The October suit alleged that Blaine Kern’s spending has made BKA “technically insolvent” and that the company has bounced payroll checks to employees. It also claims that Blaine Kern named Brown as co-captain and treasurer of Blaine Kern’s Krewe of Halloween in the Boo Carre, which has failed to make timely payments on equipment and materials provided by BKA.
The suit also makes the claim that Blaine Kern improperly fired Barry Kern, who was named president of BKA in 1995 after successfully running similar companies in Europe, Las Vegas and Orlando. Barry Kern has since resigned as president even though the suit claims Blaine Kern had no authority to fire his son.
Brown is not mentioned in the most recent suit filed by Barry Kern.
New Orleans attorneys Randall Smith, Stephen Gele and Melissa Desormeaux are representing Kern.
The dominant float building company in New Orleans continues to air its dirty laundry publicly. A hearing has been scheduled for Friday in the civil suit filed by Barry Kern, who once again, is suing for control of the New Orleans float-building enterprise that his father, Blaine Kern Sr., founded.
This is the biggest float production company in New Orleans, and possibly the world. They build Rex, Bacchus, Endymion, Muses, Orpheus, Alla, and many other parades. They travel around the world building floats and props for a myriad of uses and users.
Barry Kern, the president of Blaine Kern Artists, is seeking an injunction to keep his 83-year-old father “from interfering with the management of the company,” said Randall Smith, the younger Kern’s attorney. Barry Kern must be awfully upset to sue his octogenarian father. When you sue your elderly parent, you generally lose the public relations battle before it starts.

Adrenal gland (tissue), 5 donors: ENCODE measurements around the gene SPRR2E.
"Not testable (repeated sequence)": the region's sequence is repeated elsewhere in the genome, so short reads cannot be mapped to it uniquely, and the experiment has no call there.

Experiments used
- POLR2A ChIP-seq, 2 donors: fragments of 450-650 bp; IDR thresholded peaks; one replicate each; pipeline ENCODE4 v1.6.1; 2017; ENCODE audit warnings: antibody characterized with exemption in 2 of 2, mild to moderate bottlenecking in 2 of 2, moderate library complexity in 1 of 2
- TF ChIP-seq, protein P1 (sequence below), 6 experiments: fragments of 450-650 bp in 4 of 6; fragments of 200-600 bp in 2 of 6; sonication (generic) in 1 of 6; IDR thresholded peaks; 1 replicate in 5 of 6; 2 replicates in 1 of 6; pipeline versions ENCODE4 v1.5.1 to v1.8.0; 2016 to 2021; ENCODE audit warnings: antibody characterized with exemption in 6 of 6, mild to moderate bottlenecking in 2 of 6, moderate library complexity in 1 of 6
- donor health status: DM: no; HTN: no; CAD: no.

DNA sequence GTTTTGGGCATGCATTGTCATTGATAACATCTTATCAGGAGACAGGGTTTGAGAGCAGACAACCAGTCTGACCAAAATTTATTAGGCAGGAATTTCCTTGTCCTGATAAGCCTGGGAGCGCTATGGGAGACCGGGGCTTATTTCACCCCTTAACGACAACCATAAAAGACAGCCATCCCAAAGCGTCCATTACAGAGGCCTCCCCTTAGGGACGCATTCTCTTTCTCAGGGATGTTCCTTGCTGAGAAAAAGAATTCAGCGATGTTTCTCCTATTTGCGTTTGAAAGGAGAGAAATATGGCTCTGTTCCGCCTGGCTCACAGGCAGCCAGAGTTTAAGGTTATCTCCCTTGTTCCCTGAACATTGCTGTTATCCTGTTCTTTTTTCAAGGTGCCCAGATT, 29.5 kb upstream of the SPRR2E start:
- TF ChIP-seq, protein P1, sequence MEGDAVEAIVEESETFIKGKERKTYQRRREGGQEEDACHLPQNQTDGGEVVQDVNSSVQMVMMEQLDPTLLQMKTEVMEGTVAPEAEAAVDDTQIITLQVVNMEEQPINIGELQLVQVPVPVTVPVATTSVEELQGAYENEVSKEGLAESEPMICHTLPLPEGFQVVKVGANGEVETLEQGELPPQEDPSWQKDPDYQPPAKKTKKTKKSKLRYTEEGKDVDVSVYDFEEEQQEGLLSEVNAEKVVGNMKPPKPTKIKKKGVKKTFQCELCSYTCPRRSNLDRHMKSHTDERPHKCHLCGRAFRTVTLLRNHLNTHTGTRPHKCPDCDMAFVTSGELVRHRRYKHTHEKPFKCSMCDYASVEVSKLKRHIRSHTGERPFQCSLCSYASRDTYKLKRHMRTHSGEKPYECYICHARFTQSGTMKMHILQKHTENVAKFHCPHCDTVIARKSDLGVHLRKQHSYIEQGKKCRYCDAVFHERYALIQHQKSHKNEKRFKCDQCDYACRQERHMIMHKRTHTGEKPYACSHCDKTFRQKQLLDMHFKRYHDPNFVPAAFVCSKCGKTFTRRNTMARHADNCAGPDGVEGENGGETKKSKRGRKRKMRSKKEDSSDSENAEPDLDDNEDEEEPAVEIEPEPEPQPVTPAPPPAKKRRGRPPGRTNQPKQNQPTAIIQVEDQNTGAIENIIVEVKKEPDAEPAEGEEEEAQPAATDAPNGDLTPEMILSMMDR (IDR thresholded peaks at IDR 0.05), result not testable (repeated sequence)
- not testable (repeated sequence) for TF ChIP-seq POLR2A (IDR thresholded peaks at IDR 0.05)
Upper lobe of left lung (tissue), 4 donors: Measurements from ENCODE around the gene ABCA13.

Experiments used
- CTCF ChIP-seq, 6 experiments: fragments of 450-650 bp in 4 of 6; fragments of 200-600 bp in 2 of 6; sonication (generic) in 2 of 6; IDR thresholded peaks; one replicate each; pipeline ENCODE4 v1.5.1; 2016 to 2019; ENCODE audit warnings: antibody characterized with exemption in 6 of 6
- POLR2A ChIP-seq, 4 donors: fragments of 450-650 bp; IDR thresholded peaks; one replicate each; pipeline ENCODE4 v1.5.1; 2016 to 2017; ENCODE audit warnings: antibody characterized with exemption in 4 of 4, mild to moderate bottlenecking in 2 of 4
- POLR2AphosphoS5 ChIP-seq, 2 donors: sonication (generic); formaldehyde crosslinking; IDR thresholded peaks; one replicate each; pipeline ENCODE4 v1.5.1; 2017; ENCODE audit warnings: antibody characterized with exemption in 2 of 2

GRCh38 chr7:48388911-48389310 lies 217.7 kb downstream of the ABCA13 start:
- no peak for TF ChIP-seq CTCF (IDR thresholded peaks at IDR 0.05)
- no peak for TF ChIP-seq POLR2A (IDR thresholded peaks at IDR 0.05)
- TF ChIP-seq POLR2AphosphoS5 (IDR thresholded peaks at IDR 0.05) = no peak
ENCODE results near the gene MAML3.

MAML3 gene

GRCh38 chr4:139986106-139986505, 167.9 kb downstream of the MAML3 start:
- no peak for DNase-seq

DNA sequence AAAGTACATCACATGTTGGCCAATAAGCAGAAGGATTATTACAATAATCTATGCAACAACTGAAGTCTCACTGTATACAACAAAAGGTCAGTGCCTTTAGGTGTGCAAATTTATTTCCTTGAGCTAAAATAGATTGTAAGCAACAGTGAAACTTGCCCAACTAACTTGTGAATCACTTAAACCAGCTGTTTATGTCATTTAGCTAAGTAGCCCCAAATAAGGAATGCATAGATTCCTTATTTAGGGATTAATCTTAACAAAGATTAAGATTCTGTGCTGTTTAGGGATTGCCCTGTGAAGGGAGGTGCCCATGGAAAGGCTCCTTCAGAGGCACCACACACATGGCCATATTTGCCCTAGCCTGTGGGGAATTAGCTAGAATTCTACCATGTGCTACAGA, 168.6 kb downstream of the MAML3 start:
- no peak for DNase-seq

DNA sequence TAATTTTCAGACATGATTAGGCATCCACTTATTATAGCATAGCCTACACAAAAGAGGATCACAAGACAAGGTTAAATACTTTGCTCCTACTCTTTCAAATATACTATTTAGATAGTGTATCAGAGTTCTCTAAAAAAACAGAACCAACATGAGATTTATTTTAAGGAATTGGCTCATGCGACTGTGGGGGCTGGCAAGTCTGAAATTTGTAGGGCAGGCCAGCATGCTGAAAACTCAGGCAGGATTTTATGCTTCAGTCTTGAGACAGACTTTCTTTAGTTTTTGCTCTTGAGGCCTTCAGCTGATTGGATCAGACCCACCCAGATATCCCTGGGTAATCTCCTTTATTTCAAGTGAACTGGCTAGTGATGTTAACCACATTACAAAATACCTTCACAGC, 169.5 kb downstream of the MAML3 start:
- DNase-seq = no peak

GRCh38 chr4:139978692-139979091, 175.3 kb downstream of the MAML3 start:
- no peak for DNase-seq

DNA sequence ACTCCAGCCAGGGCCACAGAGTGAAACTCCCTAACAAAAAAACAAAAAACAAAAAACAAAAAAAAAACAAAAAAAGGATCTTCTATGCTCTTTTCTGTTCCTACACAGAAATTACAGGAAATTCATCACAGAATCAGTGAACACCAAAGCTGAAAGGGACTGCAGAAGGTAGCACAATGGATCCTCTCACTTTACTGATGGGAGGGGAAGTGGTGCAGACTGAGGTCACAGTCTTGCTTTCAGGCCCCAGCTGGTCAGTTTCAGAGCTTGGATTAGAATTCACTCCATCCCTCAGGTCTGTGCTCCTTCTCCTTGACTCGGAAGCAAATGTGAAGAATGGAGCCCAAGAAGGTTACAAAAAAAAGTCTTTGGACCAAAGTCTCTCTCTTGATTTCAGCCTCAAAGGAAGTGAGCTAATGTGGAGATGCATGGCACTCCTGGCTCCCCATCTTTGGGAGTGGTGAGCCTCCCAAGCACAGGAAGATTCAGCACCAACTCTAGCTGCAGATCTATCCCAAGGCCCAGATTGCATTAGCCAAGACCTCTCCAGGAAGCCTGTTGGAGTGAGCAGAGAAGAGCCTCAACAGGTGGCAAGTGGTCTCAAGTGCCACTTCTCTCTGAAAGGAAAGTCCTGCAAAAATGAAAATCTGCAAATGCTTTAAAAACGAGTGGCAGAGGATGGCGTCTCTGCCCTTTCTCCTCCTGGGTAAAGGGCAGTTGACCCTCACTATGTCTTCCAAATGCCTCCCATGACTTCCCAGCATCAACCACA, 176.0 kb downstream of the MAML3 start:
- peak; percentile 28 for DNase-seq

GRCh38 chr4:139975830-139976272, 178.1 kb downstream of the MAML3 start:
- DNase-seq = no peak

This is the latest chapter in a feud that went public last fall, when Barry Kern filed a suit alleging that Blaine Kern Artists was a company in fiscal crisis. He laid much of the blame at the feet of Holly Brown Kern, the elder Kern’s fourth wife, saying she was responsible for a big increase in her husband’s spending, often with company money.
Now I have some experience with Holly Brown Kern from before she was married to Blaine, and she controlled him pretty good back then. I am sure Holly is pulling a lot of strings behind the scenes now.
That dispute was settled in an agreement between the Kerns that was witnessed by leaders of three major Carnival organizations: Bacchus, Endymion and Rex, who also are longtime Kern clients.